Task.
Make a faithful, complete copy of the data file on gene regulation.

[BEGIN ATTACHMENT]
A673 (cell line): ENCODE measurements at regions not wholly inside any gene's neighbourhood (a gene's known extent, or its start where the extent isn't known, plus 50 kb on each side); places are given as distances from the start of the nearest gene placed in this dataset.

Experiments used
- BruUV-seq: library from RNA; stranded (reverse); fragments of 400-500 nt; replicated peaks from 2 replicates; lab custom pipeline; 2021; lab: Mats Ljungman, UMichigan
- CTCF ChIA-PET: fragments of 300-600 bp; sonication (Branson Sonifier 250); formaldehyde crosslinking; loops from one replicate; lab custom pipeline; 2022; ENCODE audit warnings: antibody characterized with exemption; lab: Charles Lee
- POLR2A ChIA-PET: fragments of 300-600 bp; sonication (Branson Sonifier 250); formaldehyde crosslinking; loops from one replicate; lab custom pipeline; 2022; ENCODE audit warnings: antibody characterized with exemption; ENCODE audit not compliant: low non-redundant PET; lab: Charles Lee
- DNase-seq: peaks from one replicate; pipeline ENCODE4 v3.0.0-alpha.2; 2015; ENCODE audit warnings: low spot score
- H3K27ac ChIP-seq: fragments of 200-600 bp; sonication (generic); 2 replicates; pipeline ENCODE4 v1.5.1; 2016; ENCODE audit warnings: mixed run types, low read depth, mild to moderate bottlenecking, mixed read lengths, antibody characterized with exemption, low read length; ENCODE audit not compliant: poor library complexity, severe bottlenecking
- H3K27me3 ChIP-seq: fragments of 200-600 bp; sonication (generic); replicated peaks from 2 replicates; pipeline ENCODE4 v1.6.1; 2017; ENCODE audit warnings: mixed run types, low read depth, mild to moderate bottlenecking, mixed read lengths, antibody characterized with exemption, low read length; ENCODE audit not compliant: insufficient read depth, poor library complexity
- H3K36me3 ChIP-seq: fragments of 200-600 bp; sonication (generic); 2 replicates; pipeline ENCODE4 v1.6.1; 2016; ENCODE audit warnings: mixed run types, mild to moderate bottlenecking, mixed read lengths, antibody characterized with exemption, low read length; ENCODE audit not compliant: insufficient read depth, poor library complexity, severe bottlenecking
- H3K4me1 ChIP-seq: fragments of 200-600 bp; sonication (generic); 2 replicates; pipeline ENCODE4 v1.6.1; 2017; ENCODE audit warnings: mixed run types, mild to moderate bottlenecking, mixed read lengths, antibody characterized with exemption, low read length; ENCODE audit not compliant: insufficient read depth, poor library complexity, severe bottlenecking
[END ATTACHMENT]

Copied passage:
A673 (cell line): ENCODE measurements at regions not wholly inside any gene's neighbourhood (a gene's known extent, or its start where the extent isn't known, plus 50 kb on each side); places are given as distances from the start of the nearest gene placed in this dataset.

Experiments used
- BruUV-seq: library from RNA; stranded (reverse); fragments of 400-500 nt; replicated peaks from 2 replicates; lab custom pipeline; 2021; lab: Mats Ljungman, UMichigan
- CTCF ChIA-PET: fragments of 300-600 bp; sonication (Branson Sonifier 250); formaldehyde crosslinking; loops from one replicate; lab custom pipeline; 2022; ENCODE audit warnings: antibody characterized with exemption; lab: Charles Lee
- POLR2A ChIA-PET: fragments of 300-600 bp; sonication (Branson Sonifier 250); formaldehyde crosslinking; loops from one replicate; lab custom pipeline; 2022; ENCODE audit warnings: antibody characterized with exemption; ENCODE audit not compliant: low non-redundant PET; lab: Charles Lee
- DNase-seq: peaks from one replicate; pipeline ENCODE4 v3.0.0-alpha.2; 2015; ENCODE audit warnings: low spot score
- H3K27ac ChIP-seq: fragments of 200-600 bp; sonication (generic); 2 replicates; pipeline ENCODE4 v1.5.1; 2016; ENCODE audit warnings: mixed run types, low read depth, mild to moderate bottlenecking, mixed read lengths, antibody characterized with exemption, low read length; ENCODE audit not compliant: poor library complexity, severe bottlenecking
- H3K27me3 ChIP-seq: fragments of 200-600 bp; sonication (generic); replicated peaks from 2 replicates; pipeline ENCODE4 v1.6.1; 2017; ENCODE audit warnings: mixed run types, low read depth, mild to moderate bottlenecking, mixed read lengths, antibody characterized with exemption, low read length; ENCODE audit not compliant: insufficient read depth, poor library complexity
- H3K36me3 ChIP-seq: fragments of 200-600 bp; sonication (generic); 2 replicates; pipeline ENCODE4 v1.6.1; 2016; ENCODE audit warnings: mixed run types, mild to moderate bottlenecking, mixed read lengths, antibody characterized with exemption, low read length; ENCODE audit not compliant: insufficient read depth, poor library complexity, severe bottlenecking
- H3K4me1 ChIP-seq: fragments of 200-600 bp; sonication (generic); 2 replicates; pipeline ENCODE4 v1.6.1; 2017; ENCODE audit warnings: mixed run types, mild to moderate bottlenecking, mixed read lengths, antibody characterized with exemption, low read length; ENCODE audit not compliant: insufficient read depth, poor library complexity, severe bottlenecking